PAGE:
We could argue that Bangladesh is in the place where Western nations were in 1911 and leave things at that, except the bosses there are taking their orders from us for products used in our neck of the woods and we are buying these products because we like that prices are being kept low. We understand that these workers are not being taken care of properly, that our bargains come at the expense of worker’s rights and safety, but a horrific occurrence such as this collapse in Bangladesh is making us rethink our “good” fortune. However much we would like to change things for these newly exploited workers, the fact is that unless the real manufacturers of this products are “outted” in the press we have almost no way to know what is made where, a piece of information we used to possess. This makes boycotts difficult and, besides, the outcomes of boycotts often have unintended effects that hurt the very workers they are supposed to help.
Will we make these nations reinvent unions and rules to protect the safety and conditions of workers? Probably not because we have no mechanism to interfere in the ways these countries function nor do we have the will. The global press may be able to effect some change and we can hope that the learning curve of this new group of workers will be steeper than ours was. We may cut back our consumption of goods because it looks like we are headed for more abstemious times, but that will not necessarily be good news for these newly industrialized nations either. Besides, if we get our own economic and employment issues straightened out we may become happy consumers once again. But as these workers improve their standard of living they will demand better treatment from their bosses, and those bosses, who have benefited from extremely low overhead, will find that they are moving towards the regulations they left America to escape.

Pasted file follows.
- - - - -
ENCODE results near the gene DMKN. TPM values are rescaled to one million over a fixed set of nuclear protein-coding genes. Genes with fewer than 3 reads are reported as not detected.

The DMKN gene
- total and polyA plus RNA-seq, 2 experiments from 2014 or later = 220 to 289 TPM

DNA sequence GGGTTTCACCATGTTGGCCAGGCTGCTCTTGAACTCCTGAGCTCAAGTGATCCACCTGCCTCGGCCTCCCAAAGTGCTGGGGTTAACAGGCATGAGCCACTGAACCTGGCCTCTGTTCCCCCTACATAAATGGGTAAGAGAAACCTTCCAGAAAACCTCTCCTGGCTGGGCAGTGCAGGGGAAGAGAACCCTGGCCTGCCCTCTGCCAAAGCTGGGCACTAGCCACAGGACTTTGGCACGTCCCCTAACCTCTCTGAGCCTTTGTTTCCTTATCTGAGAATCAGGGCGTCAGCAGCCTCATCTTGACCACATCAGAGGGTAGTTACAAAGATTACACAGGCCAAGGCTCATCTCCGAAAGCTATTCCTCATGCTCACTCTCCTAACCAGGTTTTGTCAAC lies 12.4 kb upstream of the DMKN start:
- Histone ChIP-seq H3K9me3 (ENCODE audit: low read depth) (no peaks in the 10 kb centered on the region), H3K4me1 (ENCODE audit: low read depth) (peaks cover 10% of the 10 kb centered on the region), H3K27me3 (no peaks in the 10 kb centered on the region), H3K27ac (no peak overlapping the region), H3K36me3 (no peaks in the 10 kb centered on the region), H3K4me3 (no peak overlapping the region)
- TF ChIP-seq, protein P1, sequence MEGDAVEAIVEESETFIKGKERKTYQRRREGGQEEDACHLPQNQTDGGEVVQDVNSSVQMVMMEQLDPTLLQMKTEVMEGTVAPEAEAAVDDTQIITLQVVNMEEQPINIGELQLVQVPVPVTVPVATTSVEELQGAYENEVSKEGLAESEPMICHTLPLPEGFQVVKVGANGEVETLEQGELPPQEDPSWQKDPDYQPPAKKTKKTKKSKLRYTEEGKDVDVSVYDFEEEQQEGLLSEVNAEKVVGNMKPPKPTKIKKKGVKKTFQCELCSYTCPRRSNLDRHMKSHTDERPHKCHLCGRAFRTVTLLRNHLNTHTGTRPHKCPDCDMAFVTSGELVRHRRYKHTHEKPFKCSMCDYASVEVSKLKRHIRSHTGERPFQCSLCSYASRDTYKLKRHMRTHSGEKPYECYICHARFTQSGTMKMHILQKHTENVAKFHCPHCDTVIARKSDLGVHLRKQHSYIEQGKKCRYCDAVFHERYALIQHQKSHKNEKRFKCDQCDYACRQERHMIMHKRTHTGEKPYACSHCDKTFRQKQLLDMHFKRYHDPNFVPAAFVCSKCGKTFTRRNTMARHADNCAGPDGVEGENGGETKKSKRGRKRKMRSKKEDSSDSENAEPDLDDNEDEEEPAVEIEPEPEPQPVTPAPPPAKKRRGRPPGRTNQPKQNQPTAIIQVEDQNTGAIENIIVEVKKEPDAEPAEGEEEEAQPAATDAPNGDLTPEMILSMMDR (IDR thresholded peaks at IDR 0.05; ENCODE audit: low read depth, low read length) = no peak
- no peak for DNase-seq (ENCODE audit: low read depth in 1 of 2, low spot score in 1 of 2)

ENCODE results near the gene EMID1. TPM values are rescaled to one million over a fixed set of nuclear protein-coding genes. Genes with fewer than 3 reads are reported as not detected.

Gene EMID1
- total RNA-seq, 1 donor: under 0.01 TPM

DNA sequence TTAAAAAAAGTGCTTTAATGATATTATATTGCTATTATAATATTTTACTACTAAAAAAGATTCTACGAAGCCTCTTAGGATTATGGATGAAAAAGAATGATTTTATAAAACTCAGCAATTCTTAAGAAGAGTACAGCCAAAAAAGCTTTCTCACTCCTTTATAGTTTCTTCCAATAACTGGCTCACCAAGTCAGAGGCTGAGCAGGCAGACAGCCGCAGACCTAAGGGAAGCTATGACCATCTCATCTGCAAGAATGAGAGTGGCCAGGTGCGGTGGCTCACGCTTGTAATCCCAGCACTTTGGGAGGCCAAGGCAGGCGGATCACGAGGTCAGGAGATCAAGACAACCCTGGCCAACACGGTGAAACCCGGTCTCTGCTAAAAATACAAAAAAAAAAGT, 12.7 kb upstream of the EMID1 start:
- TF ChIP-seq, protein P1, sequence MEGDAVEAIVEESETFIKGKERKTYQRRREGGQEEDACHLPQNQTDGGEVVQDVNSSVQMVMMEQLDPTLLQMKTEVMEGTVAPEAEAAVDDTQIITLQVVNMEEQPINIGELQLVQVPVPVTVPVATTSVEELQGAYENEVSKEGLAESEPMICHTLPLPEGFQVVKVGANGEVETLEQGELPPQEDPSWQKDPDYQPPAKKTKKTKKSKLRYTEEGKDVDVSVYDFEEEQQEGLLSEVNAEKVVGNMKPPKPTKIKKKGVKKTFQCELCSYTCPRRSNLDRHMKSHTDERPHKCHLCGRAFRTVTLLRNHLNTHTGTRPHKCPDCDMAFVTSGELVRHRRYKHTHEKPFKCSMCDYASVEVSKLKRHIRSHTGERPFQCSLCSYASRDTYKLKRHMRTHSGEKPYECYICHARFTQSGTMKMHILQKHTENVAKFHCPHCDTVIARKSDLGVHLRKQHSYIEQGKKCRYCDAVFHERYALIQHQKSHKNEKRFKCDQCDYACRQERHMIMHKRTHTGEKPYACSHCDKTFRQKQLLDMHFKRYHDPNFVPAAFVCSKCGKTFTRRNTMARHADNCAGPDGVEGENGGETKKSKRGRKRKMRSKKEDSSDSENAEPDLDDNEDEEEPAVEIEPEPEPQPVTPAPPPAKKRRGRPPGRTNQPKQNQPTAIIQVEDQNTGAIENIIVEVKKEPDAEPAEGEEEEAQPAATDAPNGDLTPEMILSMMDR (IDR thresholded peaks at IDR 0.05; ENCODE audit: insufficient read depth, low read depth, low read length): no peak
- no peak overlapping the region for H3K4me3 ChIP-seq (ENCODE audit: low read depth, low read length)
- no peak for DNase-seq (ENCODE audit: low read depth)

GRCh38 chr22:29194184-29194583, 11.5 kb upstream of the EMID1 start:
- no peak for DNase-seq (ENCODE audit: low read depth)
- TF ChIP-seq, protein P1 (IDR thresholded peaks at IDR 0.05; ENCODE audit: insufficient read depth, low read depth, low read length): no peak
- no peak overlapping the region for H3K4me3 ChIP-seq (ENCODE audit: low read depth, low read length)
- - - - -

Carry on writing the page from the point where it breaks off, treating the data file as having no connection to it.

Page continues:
Last, but not least, we have the killer explosion at the fertilizer plant in West, Texas. This comes at a time when our nation is going about the business of union busting and cutting back on safeguards and rules because of a lack of resources and stubborn Republican governors who are intent on wiping away years of social progress which, as these examples clearly show, is a stupid way to go. The amount of ammonium nitrate (I think that is the chemical) being stored in that factory was way over the safe limits. How could this happen in 21st century America. We are pedaling backwards in every way and if you want to know why look to the small government crew, the deregulation crew, the “Big Business rocks” crew. Unregulated Capitalism is a nightmare we have experienced before; why would we want to experience this nightmare again. Robert Reich from Berkeley wrote an article called The Hollowing of the Government, in the Huffington Post which I hope you will read if you have a greater interest in this subject.